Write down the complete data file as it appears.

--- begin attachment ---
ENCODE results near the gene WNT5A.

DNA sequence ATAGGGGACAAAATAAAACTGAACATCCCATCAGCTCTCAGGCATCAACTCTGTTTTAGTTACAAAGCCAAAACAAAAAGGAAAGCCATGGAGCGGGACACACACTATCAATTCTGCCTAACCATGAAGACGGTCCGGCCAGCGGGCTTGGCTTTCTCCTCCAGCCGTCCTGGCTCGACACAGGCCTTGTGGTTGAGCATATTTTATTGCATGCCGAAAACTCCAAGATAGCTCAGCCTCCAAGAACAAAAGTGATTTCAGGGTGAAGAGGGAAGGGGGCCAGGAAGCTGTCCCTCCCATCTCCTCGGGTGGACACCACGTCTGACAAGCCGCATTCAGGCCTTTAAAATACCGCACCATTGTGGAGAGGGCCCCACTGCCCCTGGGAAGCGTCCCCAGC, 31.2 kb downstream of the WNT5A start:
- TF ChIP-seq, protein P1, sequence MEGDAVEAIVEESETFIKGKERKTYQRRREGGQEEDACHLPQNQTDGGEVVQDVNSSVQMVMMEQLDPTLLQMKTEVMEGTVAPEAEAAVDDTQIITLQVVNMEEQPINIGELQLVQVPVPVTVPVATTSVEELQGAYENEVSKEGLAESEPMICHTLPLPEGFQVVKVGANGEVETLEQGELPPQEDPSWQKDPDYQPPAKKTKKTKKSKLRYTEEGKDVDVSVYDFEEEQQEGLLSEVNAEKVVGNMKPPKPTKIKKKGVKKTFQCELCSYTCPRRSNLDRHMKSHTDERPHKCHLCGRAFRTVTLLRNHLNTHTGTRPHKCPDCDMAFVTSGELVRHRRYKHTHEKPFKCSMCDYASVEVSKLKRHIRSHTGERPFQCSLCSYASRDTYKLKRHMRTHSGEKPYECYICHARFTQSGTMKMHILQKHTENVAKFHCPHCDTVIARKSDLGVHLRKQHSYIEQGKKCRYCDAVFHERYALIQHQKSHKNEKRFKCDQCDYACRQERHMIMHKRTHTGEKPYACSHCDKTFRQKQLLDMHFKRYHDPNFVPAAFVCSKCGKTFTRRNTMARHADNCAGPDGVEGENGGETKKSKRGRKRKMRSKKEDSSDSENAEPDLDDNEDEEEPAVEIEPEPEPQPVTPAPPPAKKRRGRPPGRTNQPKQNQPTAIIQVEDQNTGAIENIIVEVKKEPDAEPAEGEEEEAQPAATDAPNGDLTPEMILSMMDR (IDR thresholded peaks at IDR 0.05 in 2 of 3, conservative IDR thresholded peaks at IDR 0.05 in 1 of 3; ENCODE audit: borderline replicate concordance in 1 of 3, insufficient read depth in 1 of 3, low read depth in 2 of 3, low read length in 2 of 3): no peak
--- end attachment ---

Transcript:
ENCODE results near the gene WNT5A.

DNA sequence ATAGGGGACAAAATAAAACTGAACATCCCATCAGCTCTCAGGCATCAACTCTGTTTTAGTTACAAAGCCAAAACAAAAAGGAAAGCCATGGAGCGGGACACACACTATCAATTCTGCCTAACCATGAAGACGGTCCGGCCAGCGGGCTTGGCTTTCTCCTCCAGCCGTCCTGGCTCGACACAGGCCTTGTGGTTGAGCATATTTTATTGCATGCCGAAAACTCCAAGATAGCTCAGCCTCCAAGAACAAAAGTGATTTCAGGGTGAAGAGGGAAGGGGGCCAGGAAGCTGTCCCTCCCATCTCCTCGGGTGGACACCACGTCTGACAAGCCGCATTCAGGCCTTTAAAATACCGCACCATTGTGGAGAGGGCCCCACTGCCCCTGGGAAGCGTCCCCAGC, 31.2 kb downstream of the WNT5A start:
- TF ChIP-seq, protein P1, sequence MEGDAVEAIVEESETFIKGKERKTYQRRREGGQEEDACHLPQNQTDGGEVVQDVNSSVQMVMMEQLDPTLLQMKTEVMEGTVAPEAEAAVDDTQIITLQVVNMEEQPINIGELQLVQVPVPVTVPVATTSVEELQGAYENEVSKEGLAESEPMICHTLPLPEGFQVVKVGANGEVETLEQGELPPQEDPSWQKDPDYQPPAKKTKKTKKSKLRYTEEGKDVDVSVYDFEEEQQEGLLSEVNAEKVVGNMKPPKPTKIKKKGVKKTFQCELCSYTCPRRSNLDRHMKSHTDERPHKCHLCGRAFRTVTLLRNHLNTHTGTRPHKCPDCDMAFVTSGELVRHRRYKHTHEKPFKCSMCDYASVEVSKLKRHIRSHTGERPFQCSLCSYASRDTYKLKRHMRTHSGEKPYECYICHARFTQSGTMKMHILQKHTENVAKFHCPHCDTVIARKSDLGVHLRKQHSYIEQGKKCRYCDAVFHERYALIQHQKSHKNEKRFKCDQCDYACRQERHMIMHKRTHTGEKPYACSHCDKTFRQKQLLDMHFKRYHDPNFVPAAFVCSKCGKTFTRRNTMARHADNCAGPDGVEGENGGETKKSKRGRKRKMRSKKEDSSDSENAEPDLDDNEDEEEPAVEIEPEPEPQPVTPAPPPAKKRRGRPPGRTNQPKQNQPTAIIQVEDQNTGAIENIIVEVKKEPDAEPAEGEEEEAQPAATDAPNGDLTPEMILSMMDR (IDR thresholded peaks at IDR 0.05 in 2 of 3, conservative IDR thresholded peaks at IDR 0.05 in 1 of 3; ENCODE audit: borderline replicate concordance in 1 of 3, insufficient read depth in 1 of 3, low read depth in 2 of 3, low read length in 2 of 3): no peak